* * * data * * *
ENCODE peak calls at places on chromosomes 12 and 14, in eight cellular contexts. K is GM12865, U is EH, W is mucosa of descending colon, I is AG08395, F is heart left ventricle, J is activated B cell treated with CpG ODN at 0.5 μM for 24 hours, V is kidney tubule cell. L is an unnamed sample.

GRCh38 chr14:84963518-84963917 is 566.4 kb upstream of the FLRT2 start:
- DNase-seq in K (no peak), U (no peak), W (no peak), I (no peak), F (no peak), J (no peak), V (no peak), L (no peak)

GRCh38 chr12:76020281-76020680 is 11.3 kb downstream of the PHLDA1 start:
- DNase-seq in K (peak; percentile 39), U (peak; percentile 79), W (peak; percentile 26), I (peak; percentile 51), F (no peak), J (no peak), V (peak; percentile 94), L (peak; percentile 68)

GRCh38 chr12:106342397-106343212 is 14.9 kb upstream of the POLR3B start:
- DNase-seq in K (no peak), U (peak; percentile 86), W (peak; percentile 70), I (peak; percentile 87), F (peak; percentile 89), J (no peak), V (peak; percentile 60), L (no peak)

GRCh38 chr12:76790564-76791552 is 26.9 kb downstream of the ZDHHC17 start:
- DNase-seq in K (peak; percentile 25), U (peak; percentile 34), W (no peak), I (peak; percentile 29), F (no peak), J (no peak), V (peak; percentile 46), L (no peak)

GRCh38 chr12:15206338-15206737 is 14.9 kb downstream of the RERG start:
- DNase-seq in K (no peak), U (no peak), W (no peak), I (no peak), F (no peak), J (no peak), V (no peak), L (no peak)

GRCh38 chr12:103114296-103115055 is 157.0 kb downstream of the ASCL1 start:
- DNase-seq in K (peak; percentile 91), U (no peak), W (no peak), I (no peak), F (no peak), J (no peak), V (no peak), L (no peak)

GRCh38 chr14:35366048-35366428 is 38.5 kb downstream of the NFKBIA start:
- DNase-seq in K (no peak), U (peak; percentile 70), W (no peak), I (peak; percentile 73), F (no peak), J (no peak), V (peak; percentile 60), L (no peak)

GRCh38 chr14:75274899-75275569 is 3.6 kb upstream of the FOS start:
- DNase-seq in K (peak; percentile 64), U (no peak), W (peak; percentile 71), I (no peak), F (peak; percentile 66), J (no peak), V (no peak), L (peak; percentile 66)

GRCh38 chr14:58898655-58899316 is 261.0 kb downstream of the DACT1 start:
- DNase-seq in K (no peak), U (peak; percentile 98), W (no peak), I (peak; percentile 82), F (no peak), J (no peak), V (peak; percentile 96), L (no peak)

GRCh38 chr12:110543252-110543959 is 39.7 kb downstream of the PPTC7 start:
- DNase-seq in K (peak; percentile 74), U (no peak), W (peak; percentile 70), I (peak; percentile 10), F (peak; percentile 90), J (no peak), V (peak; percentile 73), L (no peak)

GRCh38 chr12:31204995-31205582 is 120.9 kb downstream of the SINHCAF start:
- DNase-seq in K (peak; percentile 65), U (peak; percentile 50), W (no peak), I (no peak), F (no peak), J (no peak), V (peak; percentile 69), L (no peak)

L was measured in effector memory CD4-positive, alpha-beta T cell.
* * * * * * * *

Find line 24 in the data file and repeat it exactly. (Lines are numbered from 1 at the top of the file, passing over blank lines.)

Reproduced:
L was measured in effector memory CD4-positive, alpha-beta T cell.